As a regular busy person you probably have tons of lists:
- To Do list
- Shopping list
- Ingredients list
- The let’s list other lists list 😁
There is a long list of deep yearning reasons that make lists appeal to our list-loving natures. (I should make a list of those reasons, shouldn’t I? 🤣)
Alright, alright. I am done with that list of corny jokes. 🤣
Jokes aside, lists are a great organizational tool, not only visually, but structurally as well. (As I’ve harped on in this series for a while now, HTML defines structure of our document, not how it visually appears.)
So, let’s learn how to create a list in HTML.
Below is the start of an HTML document containing a list of things (
1 2 3 4 5 6 7 8 9 10 11 12 13 14 15 16 17 18 19 20 21 22 23 24 <!DOCTYPE html> <html> <head> <meta charset="utf-8"> <title>Unordered Lists</title> </head> <body> <h1>Unordered list</h1> <div> My typical dinner shopping list: Milk Donuts Cookies Chocolate Sugar Peanut Butter Pepto Bismol </div> </body> </html>
As you can see, the HTML contains My typical dinner shopping list: milk, donuts, different types of cookies, and obviously, at the end, Pepto Bismol. 👍
If you view
unordered-lists-before.html in the browser, you will see the following:
We don’t really have a list yet, do we? It just displays as bunch of spaces in between our list items.
I discussed in a previous post why that is. The browser ignores all space characters like new line, tabs, multiple spaces and only honors 1 space between text.
A shopping list is not typically something you must buy in a particular order, so we can use an unordered list for this example.
<ul> tag represents an unordered list in HTML and stands for, you guessed it, unordered list. The content of each item in the list must be surrounded by the
<li> tag, which stands for list item.
Here is the same HTML code, but with all of the unordered HTML list tags we need to properly represent the shopping list (
1 2 3 4 5 6 7 8 9 10 11 12 13 14 15 16 17 18 19 20 21 22 23 24 25 26 27 28 <!DOCTYPE html> <html> <head> <meta charset="utf-8"> <title>Unordered Lists</title> </head> <body> <h1>Unordered list</h1> <div> My typical dinner shopping list: <ul> <li>Milk</li> <li>Donuts</li> <li>Cookies <ul> <li>Chocolate</li> <li>Sugar</li> <li>Peanut Butter</li> </ul> </li> <li>Pepto Bismol</li> </ul> </div> </body> </html>
First, we surround our entire list with a
<ul> tag (line 12 and 23). Then each individual item in the list gets surrounded by an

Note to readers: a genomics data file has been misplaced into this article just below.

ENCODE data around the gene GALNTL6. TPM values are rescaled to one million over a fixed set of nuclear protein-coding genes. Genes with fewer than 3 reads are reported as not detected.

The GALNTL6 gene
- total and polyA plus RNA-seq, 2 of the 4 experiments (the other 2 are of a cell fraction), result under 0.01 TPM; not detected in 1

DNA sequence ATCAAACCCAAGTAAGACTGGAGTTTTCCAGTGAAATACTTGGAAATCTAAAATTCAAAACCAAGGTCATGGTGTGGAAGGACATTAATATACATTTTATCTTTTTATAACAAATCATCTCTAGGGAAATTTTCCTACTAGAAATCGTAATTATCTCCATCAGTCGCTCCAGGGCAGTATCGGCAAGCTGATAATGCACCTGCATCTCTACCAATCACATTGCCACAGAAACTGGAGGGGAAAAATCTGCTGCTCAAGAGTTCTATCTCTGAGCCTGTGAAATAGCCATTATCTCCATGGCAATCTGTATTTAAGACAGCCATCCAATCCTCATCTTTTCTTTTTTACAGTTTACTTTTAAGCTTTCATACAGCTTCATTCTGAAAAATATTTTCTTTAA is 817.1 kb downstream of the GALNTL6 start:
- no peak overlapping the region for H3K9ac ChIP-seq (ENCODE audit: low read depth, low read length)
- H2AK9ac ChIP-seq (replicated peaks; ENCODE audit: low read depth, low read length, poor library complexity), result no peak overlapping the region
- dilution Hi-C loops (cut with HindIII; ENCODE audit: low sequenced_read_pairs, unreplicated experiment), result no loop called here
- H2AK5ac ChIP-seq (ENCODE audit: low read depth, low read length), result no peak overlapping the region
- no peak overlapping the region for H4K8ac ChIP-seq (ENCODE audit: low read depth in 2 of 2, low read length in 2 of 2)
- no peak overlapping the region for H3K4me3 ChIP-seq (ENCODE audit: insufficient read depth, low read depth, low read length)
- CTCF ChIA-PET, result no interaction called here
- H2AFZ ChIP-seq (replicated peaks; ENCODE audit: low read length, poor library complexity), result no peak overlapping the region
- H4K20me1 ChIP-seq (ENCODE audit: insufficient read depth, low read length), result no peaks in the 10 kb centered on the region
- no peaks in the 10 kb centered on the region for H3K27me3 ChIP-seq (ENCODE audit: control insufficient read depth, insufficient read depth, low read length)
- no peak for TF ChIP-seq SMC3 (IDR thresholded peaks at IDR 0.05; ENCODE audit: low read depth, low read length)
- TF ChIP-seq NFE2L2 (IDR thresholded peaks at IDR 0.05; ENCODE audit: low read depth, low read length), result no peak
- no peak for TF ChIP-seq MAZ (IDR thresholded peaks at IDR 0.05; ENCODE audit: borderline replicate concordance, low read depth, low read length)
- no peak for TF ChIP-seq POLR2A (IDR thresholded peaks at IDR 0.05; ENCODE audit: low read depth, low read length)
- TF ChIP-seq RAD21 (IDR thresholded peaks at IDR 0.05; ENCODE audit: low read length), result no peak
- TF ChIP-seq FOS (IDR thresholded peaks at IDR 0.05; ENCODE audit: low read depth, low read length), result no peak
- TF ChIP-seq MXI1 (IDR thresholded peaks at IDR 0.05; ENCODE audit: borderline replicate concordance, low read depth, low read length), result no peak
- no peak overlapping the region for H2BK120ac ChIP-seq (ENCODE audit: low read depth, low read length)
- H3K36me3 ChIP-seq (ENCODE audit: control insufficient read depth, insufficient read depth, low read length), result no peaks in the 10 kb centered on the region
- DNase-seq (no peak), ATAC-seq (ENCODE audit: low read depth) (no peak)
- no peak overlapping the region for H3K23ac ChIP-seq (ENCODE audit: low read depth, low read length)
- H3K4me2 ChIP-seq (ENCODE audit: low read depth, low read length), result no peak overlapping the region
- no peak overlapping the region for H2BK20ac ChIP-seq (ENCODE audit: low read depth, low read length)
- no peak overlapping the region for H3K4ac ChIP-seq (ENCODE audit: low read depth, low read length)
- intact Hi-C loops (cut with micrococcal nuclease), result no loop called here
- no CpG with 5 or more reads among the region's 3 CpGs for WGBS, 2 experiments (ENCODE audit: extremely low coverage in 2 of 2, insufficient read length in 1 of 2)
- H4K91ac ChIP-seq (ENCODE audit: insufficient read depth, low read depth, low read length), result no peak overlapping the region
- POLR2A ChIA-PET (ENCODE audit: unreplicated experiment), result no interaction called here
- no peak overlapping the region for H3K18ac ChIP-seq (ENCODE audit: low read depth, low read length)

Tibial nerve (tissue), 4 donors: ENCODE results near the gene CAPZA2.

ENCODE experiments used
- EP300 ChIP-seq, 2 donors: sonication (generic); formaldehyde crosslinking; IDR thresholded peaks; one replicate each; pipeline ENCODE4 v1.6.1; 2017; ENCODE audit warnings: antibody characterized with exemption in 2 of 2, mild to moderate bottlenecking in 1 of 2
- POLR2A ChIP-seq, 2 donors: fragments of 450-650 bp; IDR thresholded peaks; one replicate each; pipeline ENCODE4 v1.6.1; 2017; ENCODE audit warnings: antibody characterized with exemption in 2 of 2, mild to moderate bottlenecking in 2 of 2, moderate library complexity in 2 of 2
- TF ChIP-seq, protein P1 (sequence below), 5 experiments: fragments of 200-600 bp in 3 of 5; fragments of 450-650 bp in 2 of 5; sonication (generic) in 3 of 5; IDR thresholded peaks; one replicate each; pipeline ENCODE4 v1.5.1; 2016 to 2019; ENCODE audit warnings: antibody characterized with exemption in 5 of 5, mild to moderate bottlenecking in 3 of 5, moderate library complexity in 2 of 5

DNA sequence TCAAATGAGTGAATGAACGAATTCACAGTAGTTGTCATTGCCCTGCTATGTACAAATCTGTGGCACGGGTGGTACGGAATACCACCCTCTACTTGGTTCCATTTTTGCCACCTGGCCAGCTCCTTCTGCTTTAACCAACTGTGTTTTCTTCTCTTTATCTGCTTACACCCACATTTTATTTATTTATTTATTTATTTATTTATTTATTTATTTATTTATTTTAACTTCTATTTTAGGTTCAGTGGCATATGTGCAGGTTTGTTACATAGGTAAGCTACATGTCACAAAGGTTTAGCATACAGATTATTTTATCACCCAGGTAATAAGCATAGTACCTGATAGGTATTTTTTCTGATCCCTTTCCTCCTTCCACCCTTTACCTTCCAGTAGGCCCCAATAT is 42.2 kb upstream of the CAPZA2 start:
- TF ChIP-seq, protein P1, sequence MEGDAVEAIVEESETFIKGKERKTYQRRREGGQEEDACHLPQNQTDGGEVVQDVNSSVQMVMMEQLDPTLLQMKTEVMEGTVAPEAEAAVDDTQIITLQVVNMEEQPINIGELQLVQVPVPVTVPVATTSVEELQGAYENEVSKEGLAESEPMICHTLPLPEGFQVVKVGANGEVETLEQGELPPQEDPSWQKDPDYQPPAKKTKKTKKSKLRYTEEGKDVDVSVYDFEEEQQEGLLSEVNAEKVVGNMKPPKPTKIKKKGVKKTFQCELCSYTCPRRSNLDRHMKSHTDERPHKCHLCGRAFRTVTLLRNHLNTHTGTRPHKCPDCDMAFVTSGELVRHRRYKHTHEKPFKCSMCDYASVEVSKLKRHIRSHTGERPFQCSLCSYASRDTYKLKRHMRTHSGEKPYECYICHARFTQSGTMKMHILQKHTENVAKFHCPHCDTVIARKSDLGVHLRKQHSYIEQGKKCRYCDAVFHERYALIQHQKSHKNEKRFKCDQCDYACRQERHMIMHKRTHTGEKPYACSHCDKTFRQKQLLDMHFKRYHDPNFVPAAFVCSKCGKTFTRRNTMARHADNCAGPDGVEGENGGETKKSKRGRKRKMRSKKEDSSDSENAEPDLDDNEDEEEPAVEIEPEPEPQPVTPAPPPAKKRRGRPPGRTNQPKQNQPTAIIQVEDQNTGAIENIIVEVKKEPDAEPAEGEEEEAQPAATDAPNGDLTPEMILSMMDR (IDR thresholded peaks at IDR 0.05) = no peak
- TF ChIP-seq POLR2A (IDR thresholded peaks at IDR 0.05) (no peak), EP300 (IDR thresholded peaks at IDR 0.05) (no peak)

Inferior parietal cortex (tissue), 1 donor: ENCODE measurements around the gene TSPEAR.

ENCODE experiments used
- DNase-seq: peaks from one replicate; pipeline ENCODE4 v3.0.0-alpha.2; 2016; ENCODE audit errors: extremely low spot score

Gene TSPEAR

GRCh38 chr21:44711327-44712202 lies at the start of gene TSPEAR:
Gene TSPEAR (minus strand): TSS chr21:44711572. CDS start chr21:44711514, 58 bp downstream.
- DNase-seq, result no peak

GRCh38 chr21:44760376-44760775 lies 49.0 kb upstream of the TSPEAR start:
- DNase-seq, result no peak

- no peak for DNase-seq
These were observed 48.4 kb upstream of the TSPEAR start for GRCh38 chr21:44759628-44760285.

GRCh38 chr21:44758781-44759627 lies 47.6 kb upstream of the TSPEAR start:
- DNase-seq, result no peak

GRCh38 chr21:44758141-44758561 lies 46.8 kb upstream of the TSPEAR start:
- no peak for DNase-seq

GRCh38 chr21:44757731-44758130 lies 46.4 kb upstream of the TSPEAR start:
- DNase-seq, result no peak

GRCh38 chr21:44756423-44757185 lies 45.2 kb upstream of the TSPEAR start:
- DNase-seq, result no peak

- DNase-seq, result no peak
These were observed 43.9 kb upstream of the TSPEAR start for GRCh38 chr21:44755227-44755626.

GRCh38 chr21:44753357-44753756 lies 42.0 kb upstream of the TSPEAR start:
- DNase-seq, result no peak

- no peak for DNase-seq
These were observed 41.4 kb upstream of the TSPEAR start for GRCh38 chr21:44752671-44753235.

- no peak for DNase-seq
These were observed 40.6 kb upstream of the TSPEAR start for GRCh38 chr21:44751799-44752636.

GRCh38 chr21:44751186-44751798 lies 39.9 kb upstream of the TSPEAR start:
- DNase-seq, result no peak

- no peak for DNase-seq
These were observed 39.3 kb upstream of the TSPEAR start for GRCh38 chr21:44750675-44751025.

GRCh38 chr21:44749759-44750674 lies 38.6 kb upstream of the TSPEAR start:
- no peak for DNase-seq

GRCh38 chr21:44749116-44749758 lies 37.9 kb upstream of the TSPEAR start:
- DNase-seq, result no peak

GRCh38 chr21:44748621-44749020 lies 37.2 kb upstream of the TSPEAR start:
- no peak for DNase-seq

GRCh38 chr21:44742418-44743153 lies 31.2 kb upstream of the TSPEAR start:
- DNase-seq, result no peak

All is well until we get to the Cookies item. (How true that is!) Stores usually sell the cookies in its own section, so it only makes sense that we make a separate list for all of the different types of cookies we need to get.
In order to accomplish that, all we need to do is embed a list as part of the content of the
<li> tag which contains the cookies. This is exactly what we do in lines 16 and 20.
If we look at this page in the browser, we can now see our list(s):
Even though HTML isn’t responsible for how something appears, the browser is nice enough to provide default styles for our main list with filled-in bullet points and hallowed-out bullet points for our cookie sub-list.
Let’s use an online HTML validator, recommended by the WHATWG, to validate our HTML code.
- Go to the following link: https://html5.validator.nu/
- From the drop down that says Address, choose Text Field
- Erase everything in the text area
- Copy and paste the HTML code of the
unordered-lists-after.htmlfile into that text area and then click the
As you can see from the screenshot below, the validator reports our HTML code as valid:
Would the HTML still be valid if I were to remove the
<li> tag from the Pepto Bismol list item?
Here is what the validator would output:
The error is clear. You are simply not allowed to have content inside of a
<ul> tag which isn’t first wrapped inside of an
There are lists that absolutely require a particular order in which the items must be listed.
For an example of this, let’s take a look at my secret Double Oreo cookie eating procedure/recipe (offered free to the readers of this article) (
1 2 3 4 5 6 7 8 9 10 11 12 13 14 15 16 17 18 19 20 21 22 23 24 25 26 27 28 <!DOCTYPE html> <html> <head> <meta charset="utf-8"> <title>Ordered Lists</title> </head> <body> <h1>Ordered list</h1> <div> Oreo cookie eating procedure: <ol> <li>Open box</li> <li>Take out cookie</li> <li>Make a Double Oreo <ol> <li>Peel off the top part</li> <li>Place another cookie on top of the half with the cream</li> <li>Peel off the top part of another cookie</li> <li>Place the part with the cream on top of the middle cookie</li> </ol> </li> <li>Enjoy!</li> </ol> </div> </body> </html>
In terms of HTML, the only thing different about this code is that we are now using
<ol> tags (which stand for ordered list) instead of the
<ul> tags. Note that I am also using an ordered list (
ol) for the inner sublist detailing the Double Oreo recipe.
For completeness, let’s take a look at what this page looks like in the browser:
By the way, if you closely follow this secret recipe, you should end up with a Double Oreo cookie that looks something like this:
And you thought I was joking about that, didn’t you? Please! Cookies are no joking matter! (Ok, I AM joking. 😂)
Just to show you what the Double Oreo cookie looks like on the inside, here it is.
The things I put myself through for my audience! 😁
Let’s give a quick summary of what we’ve covered in this article:
- Lists provide a natural and commonly used grouping of content
- Very often, lists are used for structuring navigation portion of the web page
- Cookies are an essential part of web development
If something is not clear about what I wrote in this article, please ask away in the comments below!